Posts Tagged ‘D’Artagnan Museum’
From Oliver Reed and Charlie Sheen, to Mickey Mouse and Dogtanian, our love affair with the Three Musketeers shows no signs of waning. With the imminent release of the new movie version (starring Orlando Bloom and Matthew Macfadyen) we thought the time was ripe to zone in on some of the locations associated with the original fab four (not forgetting D’Artagnan!) from Alexandre Dumas’ novel.
So here’s our guide to enjoying some swashbuckling adventures around France.
Head to Aquitaine and Midi-Pyrénées for: The real McCoy
Inspired by a 17th century work Memoires de d’Artagnan by Gatien de Cortilz de Sandras, The Three Musketeers is believed to be based on various historical characters who really existed
The real Porthos, Aramis and Athos as well as D’Artagnan all hailed from the Béarn region of Gascony. Criss-crossing the borders of Aquitaine and Midi-Pyrénées will transport you to the home-land of these French Guard elite.
Issac de Porteau, Dumas’ Porthos, was born in 1617 in Pau and his manor is still standing, in the village of Lanne. The Chateau de Porothos – where he retired from service – was damaged in an earthquake but restored in 2005.
Henry d’Aramitz, the inspiration for Aramis, was an abbot in the valley of Barétous, whilst Athos was based on Armand de Sillègue, who was born in the village of Athos-Aspis. His cousin, Arnaud-Jean du Peyrer, Comte de Treville, Captain of the King’s Musketeers, lived at le Chateau de Trois-Villes in Tardets. A private residence, the castle is open year-round bar June.
Charles Ogier de Batz de Castelmore, Comte d’Artagnan – who Dumas’ character is believed to be based on – was born in Lupiac in Gers. Today the village is home to the D’Artagnan Museum, where visitors can learn the legend behind the hero. And you can also pay a visit to the Chateau of Castelmore, where Batz was born.
Also worth a visit is nearby Auch, the ancient capital of Gascony, to snap the statue of D’Artagnan.
And in Condom you can see the recently commissioned sculpture of the three musketeers by Russian artist, Zurab Tsereteli.
The Château d’Arricau-Bordes in Madiran, known locally as the ”ancienne résidence de d’Artagnan, le fameux mousquetaire’’, may not hold many musketeer relics but is worth a visit for the vineyards – as one of the oldest wine estates in France. It was the 18th-century home of the Comte Jean-Paul Montesquiou d’Artagnan, uncle of the illustrious musketeer and D’Artagnan is said to have stayed in the property on numerous occasions.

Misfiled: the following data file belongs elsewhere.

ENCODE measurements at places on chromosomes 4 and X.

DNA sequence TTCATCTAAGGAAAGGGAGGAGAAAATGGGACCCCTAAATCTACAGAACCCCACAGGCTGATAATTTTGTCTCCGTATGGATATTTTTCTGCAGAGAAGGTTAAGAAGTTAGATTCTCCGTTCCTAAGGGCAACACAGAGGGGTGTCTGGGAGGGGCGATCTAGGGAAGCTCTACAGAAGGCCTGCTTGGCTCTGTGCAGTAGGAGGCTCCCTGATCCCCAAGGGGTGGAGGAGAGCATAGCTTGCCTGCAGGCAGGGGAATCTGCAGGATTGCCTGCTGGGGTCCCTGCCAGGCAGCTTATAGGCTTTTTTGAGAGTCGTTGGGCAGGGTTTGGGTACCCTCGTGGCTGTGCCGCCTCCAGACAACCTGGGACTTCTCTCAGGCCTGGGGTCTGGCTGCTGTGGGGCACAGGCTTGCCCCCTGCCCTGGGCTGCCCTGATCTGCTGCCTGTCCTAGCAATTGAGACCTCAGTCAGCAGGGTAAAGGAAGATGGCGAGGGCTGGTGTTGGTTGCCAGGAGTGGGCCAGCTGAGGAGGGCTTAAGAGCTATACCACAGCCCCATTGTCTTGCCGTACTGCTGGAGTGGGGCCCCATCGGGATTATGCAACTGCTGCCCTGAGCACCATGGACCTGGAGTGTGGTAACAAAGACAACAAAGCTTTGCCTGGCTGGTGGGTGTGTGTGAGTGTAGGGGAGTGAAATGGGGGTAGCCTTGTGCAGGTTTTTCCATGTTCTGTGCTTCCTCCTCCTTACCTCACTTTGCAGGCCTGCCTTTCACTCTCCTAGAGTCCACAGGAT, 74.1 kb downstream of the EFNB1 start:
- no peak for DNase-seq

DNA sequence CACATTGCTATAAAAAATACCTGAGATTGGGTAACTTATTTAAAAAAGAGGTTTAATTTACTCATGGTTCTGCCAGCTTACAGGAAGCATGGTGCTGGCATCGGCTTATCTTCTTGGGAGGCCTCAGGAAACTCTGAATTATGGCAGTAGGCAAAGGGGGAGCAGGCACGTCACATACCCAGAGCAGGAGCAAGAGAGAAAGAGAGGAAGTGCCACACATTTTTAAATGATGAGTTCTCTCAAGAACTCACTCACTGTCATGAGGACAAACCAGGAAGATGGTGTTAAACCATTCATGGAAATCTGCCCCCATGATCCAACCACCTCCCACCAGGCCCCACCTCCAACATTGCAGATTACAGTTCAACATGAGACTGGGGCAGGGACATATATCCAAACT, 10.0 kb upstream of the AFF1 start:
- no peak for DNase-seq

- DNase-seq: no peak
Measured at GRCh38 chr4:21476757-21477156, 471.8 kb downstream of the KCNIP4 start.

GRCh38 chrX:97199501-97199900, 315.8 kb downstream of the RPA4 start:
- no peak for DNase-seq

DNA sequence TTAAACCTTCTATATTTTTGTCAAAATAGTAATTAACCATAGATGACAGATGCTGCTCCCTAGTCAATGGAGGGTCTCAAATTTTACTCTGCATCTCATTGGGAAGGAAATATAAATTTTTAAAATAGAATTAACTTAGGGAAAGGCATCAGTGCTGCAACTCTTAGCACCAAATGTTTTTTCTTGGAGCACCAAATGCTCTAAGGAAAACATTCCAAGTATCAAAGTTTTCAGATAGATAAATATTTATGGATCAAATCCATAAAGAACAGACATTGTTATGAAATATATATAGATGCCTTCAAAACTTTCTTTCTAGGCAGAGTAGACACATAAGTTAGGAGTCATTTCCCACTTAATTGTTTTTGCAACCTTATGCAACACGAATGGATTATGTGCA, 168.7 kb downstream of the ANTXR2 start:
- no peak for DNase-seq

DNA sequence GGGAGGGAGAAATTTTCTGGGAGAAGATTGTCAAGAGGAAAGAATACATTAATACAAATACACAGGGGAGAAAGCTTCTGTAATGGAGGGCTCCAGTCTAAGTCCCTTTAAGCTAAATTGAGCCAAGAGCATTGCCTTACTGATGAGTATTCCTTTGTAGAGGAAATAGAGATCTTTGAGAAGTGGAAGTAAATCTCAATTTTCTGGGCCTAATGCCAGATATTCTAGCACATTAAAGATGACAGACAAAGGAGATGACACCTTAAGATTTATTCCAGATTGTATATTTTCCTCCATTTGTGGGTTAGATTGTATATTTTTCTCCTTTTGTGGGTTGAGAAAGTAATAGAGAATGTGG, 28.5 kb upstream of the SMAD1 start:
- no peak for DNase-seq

And if you want to explore the region famous for the real musketeers, the Pierre & Vacances’ Residence Le Hameau du Lac, Marciac, offers self catering accommodation for all the family.
Head to Rhône-Alpes for: Following in the Footsteps of Celebrity
If, like us, you’re a little bit in love with the 1973 film version starring Oliver Reed, Richard Chamberlain and Michael York, then you’ll want to make a beeline for Perouges at the foot of the Alps. Whilst much of the film was shot on location in Spain (quelle horreur!), Perouges’s charming cobbled streets and old stone buildings appeared as a backdrop for certain scenes.
For comfortable self catering accommodation, the Aparthotel Annecy Centre is ideal for those wanting to wander in the footsteps of film stars.
Head to Paris for: A Piece of the Action
A Three Musketeers pilgrimage wouldn’t be complete without retracing their steps in the capital, where the main protagonists lived.
Val-de-Grâce church on rue St Jacques in the 5th was commissioned by Anne of Austria, wife to Louis XIII and the French Queen in The Three Musketeers. Legend tells that she originally built just the cloister, but when she had a son after 23 childless years of marriage, she had the church built in celebration. Louis XIV himself is said to have laid the cornerstone for the Val-de-Grâce in a ceremony that took place April 1, 1645, when he was seven years old.
The real Cardinal Richelieu lived at number 21 Place de Vosges, the oldest square in Paris, from 1615 to 1627.
The musketeers of the novel lived very close to each other:
- Athos in Rue Férou – between St. Sulpice and the Luxembourg garden, a narrow street lined with high-walled courtyards and 17th century buildings. Athos lived here, “two steps away from the Luxembourg Garden”, and it is here that he was wounded in a duel at the beginning of the story
- Aramis in Rue Servandoni
- Porthos in Rue du Vieux Colombier
When D’Artagnan arrives in Paris he finds lodgings on the Rue des Fossoyeurs. Monsieur de Treville’s residence, is on the Rue du Vieux Colombier, which we later learn is where Porthos lives and which runs along the north side of the present place Saint-Sulpice, joined on the south side by Rue Férou, where Athos lives.
Rue de Fossoyeurs, where D’Artagnan used to live, is present-day Rue Servandoni, running parallel to Rue Ferou, between the church and the park.
The dueling site where they all showed up to fight D’Artagnan was at the Carmes-Deschaux, Rue des Carmes.
And as a last homage, visit the crypt of the Pantheon where a number of French heroes are buried and where Dumas himself keeps company with the likes of Marie Curie, Victor Hugo and Louis Braille, the inventor of the script for the blind.
And for those wanting to retrace the steps of the Musketeers’ Parisian adventures, Pierre & Vacances has a wide range of self-catering accommodation in the heart of Paris.